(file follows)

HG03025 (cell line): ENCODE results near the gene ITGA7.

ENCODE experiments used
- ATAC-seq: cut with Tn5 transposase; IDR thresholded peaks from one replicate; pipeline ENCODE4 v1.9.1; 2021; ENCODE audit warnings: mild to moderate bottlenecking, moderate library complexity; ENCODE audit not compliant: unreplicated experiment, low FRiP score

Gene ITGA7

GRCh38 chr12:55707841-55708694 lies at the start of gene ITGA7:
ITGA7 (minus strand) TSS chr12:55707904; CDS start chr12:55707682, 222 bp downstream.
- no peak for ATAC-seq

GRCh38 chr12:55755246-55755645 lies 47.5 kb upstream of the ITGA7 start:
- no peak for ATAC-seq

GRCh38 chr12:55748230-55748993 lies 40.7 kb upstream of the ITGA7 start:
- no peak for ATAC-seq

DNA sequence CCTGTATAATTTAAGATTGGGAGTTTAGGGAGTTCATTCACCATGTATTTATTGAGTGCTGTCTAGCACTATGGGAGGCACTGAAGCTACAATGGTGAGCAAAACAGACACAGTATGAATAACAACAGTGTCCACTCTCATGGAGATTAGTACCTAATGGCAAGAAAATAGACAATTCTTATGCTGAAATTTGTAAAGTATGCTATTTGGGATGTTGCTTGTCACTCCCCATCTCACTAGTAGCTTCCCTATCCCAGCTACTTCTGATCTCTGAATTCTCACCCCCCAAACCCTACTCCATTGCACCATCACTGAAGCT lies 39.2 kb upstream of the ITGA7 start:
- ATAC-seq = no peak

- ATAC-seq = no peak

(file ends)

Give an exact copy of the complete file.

HG03025 (cell line): ENCODE results near the gene ITGA7.

ENCODE experiments used
- ATAC-seq: cut with Tn5 transposase; IDR thresholded peaks from one replicate; pipeline ENCODE4 v1.9.1; 2021; ENCODE audit warnings: mild to moderate bottlenecking, moderate library complexity; ENCODE audit not compliant: unreplicated experiment, low FRiP score

Gene ITGA7

GRCh38 chr12:55707841-55708694 lies at the start of gene ITGA7:
ITGA7 (minus strand) TSS chr12:55707904; CDS start chr12:55707682, 222 bp downstream.
- no peak for ATAC-seq

GRCh38 chr12:55755246-55755645 lies 47.5 kb upstream of the ITGA7 start:
- no peak for ATAC-seq

GRCh38 chr12:55748230-55748993 lies 40.7 kb upstream of the ITGA7 start:
- no peak for ATAC-seq

DNA sequence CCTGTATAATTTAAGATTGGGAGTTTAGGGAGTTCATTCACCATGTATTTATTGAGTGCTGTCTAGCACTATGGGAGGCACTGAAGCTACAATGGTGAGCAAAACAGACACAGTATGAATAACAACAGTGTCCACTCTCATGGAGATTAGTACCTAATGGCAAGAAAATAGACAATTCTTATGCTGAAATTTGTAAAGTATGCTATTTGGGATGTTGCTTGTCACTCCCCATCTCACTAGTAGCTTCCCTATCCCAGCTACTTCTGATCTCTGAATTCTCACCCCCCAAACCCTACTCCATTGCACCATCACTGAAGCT lies 39.2 kb upstream of the ITGA7 start:
- ATAC-seq = no peak

- ATAC-seq = no peak